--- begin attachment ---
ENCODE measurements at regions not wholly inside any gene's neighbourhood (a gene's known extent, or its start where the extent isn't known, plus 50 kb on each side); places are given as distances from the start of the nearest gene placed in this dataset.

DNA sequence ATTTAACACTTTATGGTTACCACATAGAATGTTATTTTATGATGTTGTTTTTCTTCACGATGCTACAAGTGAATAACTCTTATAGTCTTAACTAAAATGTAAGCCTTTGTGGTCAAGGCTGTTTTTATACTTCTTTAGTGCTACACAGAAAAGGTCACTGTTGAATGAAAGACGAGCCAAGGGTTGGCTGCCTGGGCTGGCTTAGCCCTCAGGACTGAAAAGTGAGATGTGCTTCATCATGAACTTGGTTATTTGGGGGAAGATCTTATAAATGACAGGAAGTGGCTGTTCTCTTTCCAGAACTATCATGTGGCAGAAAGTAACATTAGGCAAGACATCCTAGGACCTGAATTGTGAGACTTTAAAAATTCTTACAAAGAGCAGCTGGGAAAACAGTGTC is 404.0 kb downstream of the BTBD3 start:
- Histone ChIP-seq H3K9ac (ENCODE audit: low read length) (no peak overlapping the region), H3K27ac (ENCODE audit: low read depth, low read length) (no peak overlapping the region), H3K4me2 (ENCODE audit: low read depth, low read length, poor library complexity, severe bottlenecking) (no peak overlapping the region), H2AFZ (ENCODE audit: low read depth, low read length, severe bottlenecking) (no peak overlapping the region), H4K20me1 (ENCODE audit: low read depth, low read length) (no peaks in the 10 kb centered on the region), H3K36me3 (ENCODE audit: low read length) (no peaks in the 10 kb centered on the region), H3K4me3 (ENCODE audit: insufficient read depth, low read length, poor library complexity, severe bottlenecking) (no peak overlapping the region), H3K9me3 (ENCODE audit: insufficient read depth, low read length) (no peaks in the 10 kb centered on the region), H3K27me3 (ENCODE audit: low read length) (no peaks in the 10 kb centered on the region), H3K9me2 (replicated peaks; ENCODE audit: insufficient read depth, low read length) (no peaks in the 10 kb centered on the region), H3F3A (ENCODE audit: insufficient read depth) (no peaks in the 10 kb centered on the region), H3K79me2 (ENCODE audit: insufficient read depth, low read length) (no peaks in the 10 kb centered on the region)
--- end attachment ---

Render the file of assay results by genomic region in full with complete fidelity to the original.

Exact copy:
ENCODE measurements at regions not wholly inside any gene's neighbourhood (a gene's known extent, or its start where the extent isn't known, plus 50 kb on each side); places are given as distances from the start of the nearest gene placed in this dataset.

DNA sequence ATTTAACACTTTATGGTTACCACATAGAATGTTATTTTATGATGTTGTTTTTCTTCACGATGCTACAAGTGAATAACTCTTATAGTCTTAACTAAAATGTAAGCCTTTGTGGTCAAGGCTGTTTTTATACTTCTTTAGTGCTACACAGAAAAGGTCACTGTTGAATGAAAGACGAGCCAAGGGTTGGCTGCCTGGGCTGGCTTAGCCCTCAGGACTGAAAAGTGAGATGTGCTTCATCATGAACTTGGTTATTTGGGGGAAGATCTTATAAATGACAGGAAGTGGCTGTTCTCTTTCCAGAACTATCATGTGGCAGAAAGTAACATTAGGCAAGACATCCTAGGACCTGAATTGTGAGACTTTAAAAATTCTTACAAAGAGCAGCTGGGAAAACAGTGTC is 404.0 kb downstream of the BTBD3 start:
- Histone ChIP-seq H3K9ac (ENCODE audit: low read length) (no peak overlapping the region), H3K27ac (ENCODE audit: low read depth, low read length) (no peak overlapping the region), H3K4me2 (ENCODE audit: low read depth, low read length, poor library complexity, severe bottlenecking) (no peak overlapping the region), H2AFZ (ENCODE audit: low read depth, low read length, severe bottlenecking) (no peak overlapping the region), H4K20me1 (ENCODE audit: low read depth, low read length) (no peaks in the 10 kb centered on the region), H3K36me3 (ENCODE audit: low read length) (no peaks in the 10 kb centered on the region), H3K4me3 (ENCODE audit: insufficient read depth, low read length, poor library complexity, severe bottlenecking) (no peak overlapping the region), H3K9me3 (ENCODE audit: insufficient read depth, low read length) (no peaks in the 10 kb centered on the region), H3K27me3 (ENCODE audit: low read length) (no peaks in the 10 kb centered on the region), H3K9me2 (replicated peaks; ENCODE audit: insufficient read depth, low read length) (no peaks in the 10 kb centered on the region), H3F3A (ENCODE audit: insufficient read depth) (no peaks in the 10 kb centered on the region), H3K79me2 (ENCODE audit: insufficient read depth, low read length) (no peaks in the 10 kb centered on the region)